For these employers they have only two options:
1. Relocate from NYC’s jurisdiction entirely. Many jurisdictions have minimum wage requirements that are nearly half of NYC’s. New Jersey, for example, will require employers to pay $8.75 at a time that NYC will require $15 per hour. This relocation will save companies significant dollars and help keep them financially viable.
2. Stay in NYC but completely automate. This option will replace minimum wage dependent people with machines that can be very productive and are not subject to such restrictions.
In either scenario the NYC worker will suffer complete loss of employment as their jobs are eliminated. This unintended consequence will devastate the very workers that the minimum wage law is designed to assist. $15 is only helpful to the workers left behind and who are actually employed. There are no known figures on the impact on the local and regional economy from these dramatic, unprecedented changes in labor costs. The outcome could be very grim for many companies and employees alike.
Davidovich Bakery, the baker of the world famous Davidovich Bagel, like many other food manufacturers in NYC, is an Artisan Baking Company. This means the very nature of its production depends on our beloved workers. Over the years so many in the baking industry have chosen the path of automation and the elimination of manual labor, but at Davidovich we have stayed TRUE to our Artisan nature. It is for this reason Davidovich Bagels have retained their essential, Artisan, traditional character and are beloved all over the world. However, we face the same challenges as other food manufacturers in NYC are are now faced with dramatic and hard choices. The ownership and management have spent many sleepless nights discussing the options and have come to an important and dramatic decision- We have decided to remain in the heart of NYC and continue our Artisan way of life. Davidovich Bagels, NYC’s authentic hand-made, kettle boiled, plank baked, Non-GMO Certified Bagels, will continue to be manufactured and baked in NYC.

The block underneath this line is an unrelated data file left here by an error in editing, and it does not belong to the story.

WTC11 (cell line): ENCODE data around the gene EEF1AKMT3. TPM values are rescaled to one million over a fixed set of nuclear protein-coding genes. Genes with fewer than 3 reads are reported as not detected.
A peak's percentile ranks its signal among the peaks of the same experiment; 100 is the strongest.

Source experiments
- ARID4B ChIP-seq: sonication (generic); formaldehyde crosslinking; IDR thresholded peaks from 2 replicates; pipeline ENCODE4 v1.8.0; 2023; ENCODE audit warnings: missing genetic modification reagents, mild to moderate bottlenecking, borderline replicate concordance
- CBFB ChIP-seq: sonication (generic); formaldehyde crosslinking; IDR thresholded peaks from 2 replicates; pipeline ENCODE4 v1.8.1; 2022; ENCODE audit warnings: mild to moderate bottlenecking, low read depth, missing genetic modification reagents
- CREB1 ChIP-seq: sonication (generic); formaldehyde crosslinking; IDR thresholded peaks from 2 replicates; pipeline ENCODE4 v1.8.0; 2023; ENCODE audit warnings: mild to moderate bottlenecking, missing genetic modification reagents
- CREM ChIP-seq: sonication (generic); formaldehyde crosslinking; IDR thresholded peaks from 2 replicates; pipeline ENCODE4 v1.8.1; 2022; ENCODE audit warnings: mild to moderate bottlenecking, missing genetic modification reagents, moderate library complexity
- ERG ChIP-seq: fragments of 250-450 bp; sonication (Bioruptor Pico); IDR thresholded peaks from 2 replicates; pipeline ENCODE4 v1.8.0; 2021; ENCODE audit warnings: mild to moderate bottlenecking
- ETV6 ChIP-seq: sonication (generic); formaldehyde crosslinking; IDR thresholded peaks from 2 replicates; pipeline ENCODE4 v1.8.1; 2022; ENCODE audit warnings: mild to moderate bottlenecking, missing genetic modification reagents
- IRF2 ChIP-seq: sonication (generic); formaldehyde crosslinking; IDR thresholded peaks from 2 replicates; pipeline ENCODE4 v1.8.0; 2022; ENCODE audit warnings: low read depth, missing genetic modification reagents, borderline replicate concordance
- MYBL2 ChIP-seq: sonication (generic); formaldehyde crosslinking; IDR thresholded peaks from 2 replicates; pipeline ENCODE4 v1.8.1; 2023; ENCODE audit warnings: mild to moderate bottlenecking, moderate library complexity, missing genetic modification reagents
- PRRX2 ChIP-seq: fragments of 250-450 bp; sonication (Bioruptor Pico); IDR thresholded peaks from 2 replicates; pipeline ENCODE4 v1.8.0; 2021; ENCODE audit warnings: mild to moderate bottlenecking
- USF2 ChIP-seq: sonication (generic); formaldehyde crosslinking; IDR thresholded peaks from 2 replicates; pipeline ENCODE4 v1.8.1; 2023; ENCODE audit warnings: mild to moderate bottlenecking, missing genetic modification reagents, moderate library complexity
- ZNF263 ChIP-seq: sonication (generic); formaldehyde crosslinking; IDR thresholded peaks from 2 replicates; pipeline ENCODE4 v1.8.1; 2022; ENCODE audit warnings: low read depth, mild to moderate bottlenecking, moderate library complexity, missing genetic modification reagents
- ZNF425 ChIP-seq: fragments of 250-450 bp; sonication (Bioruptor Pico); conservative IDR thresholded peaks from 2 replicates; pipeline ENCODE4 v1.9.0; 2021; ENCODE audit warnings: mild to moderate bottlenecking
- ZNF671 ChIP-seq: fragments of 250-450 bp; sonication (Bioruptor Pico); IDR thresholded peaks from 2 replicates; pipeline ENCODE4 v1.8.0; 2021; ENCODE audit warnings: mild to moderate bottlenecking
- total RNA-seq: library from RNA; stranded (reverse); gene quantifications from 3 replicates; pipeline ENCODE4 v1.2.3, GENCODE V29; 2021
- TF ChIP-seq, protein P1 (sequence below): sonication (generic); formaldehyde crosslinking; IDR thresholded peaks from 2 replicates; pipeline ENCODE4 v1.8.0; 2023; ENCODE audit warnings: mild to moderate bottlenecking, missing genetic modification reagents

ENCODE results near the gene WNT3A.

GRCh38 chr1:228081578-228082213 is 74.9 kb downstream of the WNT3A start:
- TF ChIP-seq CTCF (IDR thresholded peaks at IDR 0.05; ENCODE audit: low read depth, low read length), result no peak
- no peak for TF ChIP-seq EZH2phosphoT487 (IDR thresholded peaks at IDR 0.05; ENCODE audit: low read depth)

Why have we made this decision?
We believe consumers have come to trust us as the TRUE link to old world Artisan baking and we can not betray our very nature nor can we betray our beloved customers.
So what are we to do?
We can not simply ignore the reality that we will facing a huge increase in Labor costs in just a few weeks. Davidovich’s only option is to hope that the buying public in NYC and beyond really does believes in and support increasing the standard of living for workers like ours and are willing to do more than just vote on Election Day. More important than casting a vote for mayor and Governor on this issue is supporting Artisan Companies like Davidovich. We believe that consumers will be willing to pay a little bit more for hand-made, Artisan baked goods like ours. We believe that consumers will be willing to look for labels and look for companies that still make their beloved baked goods the Artisan way and know that by buying those goods they are not only getting the best products in the marketplace but they are also supporting the cause of lifting up Artisan labors everywhere to new heights and to new standards of living.
We have passion and purpose in our cause of bringing the best baked goods to the world but now we also have deep pride in our commitment to our people and their families and to giving them an opportunity to achieve all that the American Dream has to offer.